KANSAS CITY, Mo. — This week marks a century since the Negro Leagues were created in Kansas City, Missouri.
Teams and organizations from across the country will be using a logo designed in Kansas City with and for the Negro Leagues Baseball Museum to commemorate the history which is so important to our country.
On Feb. 13, 1920, Negro Leagues baseball was born in Kansas City. The incredible Kansas City Monarchs were one of the original teams with stars such as Buck O’Neil and Satchel Paige.
“When I tell people they had one losing season in their almost 40-year existence in the Negro Leagues, I don’t even know if that registers!” said Bob Kendrick, president of the Negro Leagues Baseball Museum.
One hundred years later, Kendrick said he is getting requests to honor that history from around the United States through the Negro Leagues Centennial logo and patch.
“It’s been gratifying to see how many organizations, sports teams, that want to use the symbol as part of their centennial celebration, so we hope you’ll see this thing flashing everywhere.”
Global Prairie helped design the logo that has become the symbol of the centennial celebration.
"To see these other communities across the country embrace the symbol that we created, yeah, it means a lot," Kendrick said. "Collegiate teams who are asking to wear it on the sleeve of their uniform as they stage Negro League celebrations, other major league teams that are asking to do it who host annual salute to the Negro Leagues, and people who are pulling together Negro Leagues exhibitions across the country are asking can they use that mark? And of course the answer is always yes."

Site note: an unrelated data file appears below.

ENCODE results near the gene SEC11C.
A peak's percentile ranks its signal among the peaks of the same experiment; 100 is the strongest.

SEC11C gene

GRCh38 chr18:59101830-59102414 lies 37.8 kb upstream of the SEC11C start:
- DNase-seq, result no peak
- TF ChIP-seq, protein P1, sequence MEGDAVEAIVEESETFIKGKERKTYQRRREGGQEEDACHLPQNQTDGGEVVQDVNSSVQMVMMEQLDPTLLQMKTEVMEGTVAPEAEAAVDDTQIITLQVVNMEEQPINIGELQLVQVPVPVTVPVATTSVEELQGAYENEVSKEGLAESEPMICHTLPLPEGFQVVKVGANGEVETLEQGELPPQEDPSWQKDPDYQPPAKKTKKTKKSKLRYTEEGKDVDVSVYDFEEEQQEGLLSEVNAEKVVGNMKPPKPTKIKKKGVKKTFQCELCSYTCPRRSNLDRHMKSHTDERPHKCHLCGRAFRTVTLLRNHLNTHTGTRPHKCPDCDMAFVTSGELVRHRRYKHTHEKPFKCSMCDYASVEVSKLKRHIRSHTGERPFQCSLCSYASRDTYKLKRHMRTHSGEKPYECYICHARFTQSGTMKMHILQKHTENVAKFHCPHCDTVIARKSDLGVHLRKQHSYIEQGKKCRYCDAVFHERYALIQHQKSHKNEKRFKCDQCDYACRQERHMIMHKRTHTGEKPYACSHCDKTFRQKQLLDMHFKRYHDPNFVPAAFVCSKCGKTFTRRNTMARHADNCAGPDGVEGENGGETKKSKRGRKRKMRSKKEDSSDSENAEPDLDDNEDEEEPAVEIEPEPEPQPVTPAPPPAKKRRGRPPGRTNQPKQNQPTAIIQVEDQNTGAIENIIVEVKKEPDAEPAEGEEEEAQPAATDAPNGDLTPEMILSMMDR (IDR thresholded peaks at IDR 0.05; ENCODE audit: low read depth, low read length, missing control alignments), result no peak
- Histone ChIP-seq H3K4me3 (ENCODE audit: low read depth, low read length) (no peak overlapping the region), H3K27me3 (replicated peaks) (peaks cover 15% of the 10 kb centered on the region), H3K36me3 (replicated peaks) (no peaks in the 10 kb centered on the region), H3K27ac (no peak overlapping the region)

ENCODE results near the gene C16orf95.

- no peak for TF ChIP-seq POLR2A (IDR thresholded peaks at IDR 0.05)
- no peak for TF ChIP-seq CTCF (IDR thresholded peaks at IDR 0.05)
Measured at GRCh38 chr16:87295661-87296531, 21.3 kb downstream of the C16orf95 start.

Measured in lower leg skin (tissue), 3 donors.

In North Carolina this month, both teams will sport a patch on their uniform when University of North Carolina at Chapel Hill takes on North Carolina Agricultural and Technical State University, the country’s largest historically black university.
“There weren’t any teams in the Negro Baseball League from North Carolina, but oh my goodness, there were a ton of players in North Carolina who played in that league,” said Larry Gallo, the executive associate athletic director at UNC Chapel Hill.
Kendrick said seeing other organizations reach out means so much more than wearing a patch.
“It’s huge because it speaks to the significance of what these leagues represent,” he said.
“They were all tremendous players and so we want to honor that part of history,” Gallo said.
Kendrick said in the coming weeks, the public will be able to buy memorabilia bearing the Negro Leagues Centennial logo or patch.
Those items are not yet available said Kendrick after production in China was delayed due to the coronavirus, but he hopes items will be available potentially in April.